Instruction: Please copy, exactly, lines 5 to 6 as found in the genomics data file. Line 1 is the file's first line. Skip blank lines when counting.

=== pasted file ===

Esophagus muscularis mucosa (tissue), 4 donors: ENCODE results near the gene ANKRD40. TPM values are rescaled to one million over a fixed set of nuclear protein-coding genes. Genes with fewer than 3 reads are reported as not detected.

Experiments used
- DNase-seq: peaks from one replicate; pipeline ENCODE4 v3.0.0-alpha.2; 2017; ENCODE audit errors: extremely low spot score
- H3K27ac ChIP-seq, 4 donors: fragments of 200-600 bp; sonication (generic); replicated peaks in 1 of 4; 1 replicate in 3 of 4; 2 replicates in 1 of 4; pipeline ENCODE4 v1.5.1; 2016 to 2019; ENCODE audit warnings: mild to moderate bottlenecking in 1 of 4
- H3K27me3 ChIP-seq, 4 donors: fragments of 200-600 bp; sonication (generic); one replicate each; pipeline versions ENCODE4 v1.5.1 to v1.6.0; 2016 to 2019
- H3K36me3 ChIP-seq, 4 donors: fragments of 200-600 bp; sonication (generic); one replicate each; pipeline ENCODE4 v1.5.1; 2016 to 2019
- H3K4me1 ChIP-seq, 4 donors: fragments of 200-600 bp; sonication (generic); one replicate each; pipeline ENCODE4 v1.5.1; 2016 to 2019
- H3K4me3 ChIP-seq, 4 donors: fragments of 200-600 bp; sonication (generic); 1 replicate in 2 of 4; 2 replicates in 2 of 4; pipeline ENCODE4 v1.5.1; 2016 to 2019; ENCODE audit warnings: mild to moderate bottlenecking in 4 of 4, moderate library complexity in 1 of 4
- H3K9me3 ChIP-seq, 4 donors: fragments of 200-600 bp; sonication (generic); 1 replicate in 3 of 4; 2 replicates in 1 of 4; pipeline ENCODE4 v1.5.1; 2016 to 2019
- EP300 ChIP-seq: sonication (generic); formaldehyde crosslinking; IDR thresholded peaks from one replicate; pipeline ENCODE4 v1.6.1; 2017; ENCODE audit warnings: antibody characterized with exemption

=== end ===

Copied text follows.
- H3K27me3 ChIP-seq, 4 donors: fragments of 200-600 bp; sonication (generic); one replicate each; pipeline versions ENCODE4 v1.5.1 to v1.6.0; 2016 to 2019
- H3K36me3 ChIP-seq, 4 donors: fragments of 200-600 bp; sonication (generic); one replicate each; pipeline ENCODE4 v1.5.1; 2016 to 2019